The High Seas Fleet and the PLAN: Striking Similarities in Strategy, Force Structure and Deployment
The first part of this series examined the nearly identical origins, and dismal, early combat histories. This second installment compares the equally similar strategy, operational art, and force structure, and concludes with observations on the PLAN can avoid the fate of the High Seas Fleet. Read Part One here.
Both new fleets entered their identifiable “blue water” eras with similar strategies, operational concepts and tactics. The German High Seas Fleet retained robust coastal defense force structures even as its focus moved to the maritime space outside its own near abroad. This dual aspect of coastal and blue water operations was a key element in German strategy that was designed to defeat Great Britain’s Royal Navy (RN). High Seas Fleet architect Admiral von Tirpitz believed that a German Navy 2/3 the strength of the RN would be sufficient to defeat the British Navy in a battle if waged in German terms. Tirpitz envisioned drawing a portion of the RN into battle in the North Sea, but reasonably coast to German bases where torpedo craft (surface and subsurface), minefields and even shore batteries on advanced locations such as Heligoland Island might support the High Seas Fleet. German naval historian Holger Herwig suspects that Tirpitz never intended to attack Britain, but hoped that “British recognition of the danger posed by the German Fleet concentrated in the North Sea”, would “Allow the Emperor to conduct a greater overseas policy.” The possibility would always exist that if Great Britain still defeated the German Navy in battle that it would be too damaged and perhaps, “Find itself at the mercy of a third strong naval power or a coalition (France and Russia). Herwig also suggests that other would-be maritime powers might be inspired by Germany’s example and perhaps convince those nations to seek Germany as an ally. To achieve these ends, Tirpitz in effect attempted to create the early 1900’s equivalent of an Anti-Access/Area Denial (A2/AD) zone in the Heligoland Bight of the North Sea.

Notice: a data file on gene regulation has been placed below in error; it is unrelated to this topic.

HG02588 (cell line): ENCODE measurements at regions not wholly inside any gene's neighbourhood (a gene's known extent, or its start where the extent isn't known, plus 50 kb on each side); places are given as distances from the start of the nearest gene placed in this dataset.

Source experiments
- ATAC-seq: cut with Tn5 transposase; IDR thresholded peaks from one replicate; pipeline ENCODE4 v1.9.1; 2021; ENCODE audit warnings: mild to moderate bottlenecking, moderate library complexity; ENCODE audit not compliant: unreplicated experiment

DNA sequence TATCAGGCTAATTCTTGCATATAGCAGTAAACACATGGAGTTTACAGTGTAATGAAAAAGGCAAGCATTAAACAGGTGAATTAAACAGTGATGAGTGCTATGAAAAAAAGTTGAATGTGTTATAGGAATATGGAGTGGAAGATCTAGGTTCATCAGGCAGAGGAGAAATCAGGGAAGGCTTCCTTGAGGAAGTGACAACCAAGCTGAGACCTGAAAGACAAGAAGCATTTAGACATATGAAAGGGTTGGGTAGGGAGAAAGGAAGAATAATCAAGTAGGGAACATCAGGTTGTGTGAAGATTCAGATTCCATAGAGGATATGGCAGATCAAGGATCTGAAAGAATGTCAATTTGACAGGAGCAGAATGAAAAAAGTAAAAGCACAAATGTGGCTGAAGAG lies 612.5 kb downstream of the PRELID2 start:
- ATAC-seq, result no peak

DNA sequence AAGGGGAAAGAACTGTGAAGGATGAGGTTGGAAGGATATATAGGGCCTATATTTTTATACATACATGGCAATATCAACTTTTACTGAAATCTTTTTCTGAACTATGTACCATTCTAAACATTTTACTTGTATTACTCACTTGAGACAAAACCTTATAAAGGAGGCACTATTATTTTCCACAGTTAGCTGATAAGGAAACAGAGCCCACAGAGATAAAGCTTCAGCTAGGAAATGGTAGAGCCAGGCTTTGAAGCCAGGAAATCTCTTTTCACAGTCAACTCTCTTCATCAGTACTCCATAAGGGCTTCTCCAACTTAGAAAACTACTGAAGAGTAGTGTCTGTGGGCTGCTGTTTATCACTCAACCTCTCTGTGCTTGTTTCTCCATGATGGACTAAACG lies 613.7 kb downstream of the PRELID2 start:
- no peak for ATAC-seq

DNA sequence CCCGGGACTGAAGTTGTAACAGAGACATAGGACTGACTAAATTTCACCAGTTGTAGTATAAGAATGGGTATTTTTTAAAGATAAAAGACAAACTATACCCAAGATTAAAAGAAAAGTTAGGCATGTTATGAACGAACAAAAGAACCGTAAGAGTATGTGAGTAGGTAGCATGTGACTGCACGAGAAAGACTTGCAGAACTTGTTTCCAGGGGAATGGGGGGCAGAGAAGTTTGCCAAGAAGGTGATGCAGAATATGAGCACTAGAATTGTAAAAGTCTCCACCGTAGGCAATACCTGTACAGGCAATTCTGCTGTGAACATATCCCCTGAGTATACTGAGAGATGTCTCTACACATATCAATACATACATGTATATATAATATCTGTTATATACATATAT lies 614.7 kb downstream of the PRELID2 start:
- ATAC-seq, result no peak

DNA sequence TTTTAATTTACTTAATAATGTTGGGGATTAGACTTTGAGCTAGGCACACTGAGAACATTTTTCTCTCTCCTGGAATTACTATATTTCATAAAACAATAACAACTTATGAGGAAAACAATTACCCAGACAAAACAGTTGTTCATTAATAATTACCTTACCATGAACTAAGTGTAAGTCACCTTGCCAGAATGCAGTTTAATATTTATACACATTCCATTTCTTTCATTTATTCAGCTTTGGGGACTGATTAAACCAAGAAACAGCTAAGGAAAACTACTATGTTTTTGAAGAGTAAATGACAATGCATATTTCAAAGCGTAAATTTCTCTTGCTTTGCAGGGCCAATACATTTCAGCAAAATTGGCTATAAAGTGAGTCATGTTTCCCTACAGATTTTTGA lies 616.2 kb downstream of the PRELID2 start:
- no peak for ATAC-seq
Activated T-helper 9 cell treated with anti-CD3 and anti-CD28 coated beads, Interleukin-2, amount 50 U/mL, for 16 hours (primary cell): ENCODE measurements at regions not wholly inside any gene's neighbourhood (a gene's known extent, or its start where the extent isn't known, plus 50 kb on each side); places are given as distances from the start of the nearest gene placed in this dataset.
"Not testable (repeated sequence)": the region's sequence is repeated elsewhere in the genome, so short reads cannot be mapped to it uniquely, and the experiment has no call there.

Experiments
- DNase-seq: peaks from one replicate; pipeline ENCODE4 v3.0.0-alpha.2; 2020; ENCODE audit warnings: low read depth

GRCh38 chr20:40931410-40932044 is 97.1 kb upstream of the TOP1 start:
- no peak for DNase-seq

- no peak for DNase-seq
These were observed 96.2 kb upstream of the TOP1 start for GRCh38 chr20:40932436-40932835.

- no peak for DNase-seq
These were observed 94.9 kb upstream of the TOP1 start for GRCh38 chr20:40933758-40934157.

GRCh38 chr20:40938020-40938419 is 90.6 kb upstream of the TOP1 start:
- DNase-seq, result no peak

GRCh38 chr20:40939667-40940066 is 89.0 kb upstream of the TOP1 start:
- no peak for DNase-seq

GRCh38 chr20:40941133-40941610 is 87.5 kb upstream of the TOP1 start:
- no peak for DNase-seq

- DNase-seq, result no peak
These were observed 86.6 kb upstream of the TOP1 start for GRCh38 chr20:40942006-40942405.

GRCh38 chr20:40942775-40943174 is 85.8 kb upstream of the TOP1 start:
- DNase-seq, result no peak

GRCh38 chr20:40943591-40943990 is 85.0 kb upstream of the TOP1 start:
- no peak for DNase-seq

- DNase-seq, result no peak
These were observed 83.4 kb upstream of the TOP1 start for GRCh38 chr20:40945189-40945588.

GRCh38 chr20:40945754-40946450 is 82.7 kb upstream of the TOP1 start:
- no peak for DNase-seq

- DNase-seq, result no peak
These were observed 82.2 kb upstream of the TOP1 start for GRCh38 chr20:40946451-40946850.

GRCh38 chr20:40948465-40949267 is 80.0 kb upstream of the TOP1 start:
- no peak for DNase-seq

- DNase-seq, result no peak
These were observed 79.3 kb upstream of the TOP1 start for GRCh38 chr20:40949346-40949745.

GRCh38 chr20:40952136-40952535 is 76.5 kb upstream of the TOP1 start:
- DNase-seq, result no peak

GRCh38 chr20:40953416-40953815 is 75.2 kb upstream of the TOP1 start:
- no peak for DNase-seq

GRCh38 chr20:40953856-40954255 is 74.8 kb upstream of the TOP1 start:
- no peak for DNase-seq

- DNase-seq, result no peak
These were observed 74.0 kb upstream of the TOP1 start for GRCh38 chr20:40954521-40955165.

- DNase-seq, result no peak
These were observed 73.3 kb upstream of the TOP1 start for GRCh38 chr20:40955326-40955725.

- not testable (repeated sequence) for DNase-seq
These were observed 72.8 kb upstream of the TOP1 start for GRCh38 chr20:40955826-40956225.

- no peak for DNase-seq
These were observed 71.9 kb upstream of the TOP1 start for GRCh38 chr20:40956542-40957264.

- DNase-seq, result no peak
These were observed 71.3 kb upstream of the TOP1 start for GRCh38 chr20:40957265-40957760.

Evidence suggests that the PLAN is following a similar strategy. The Chinese are well on their way to building a very credible, regional naval capability. The PLAN’s emphasis on operations within the Chinese defined “first island chain” seems to mirror Tirpitz’s focus on decisive battle in the North Sea. There is no evidence to suggest the Chinese are planning to launch an aggressive naval war against the United States, but are building naval forces sufficient to convince the United States and other would be opponents that the risk involved in combating such a force will entail significant naval losses. As Germany acquired the island of Heligoland in 1890 in order to secure the naval approaches to its significant ports from blockade, China is seeking to control and expand islets in the South China Sea in order to create a buffer zone around its sea lines of communication with its primary hydrocarbons supply sources in the Persian Gulf. Control of the South China Sea would also support potential military operations to place Taiwan under Communist Chinese control. Tirpitz thought his fleet would prevent Britain from considering a preemptive attack on Germany, as it had done on a nascent Danish Navy at Copenhagen in 1805. China appears to be creating its own A2/AD network to similarly deter U.S. action against the People’s Republic in the event of conflict over Taiwan, or contested islands in the South and East China Seas. Like Great Britain a century ago, the U.S. today must consider, “whether the U.S. Navy in coming years will be large and capable enough to adequately counter improved Chinese maritime forces while also adequately performing other missions around the world.”
Although it is clearly building a “blue water” fleet that includes aircraft carriers, capable surface ships and submarines, the PLAN also maintains large forces of missile-armed littoral combatants analogous to the large German light forces of the early 20th century. China also has a much more powerful equivalent to the German shore batteries in the form of the Anti-ship Ballistic Missile, but this weapon does not yet appear to have been successfully tested against a moving target at sea. With the bulk of its blue water fleet concentrated in home waters, and supported by similarly-based aircraft, submarines, land-based missiles and light naval forces, China has deployed a naval force structure remarkably similar to that of Imperial Germany. It appears focused on the control of its immediate sea zone and intended to deter the maritime hegemon from interference in its growing global economic, political and possible military activity.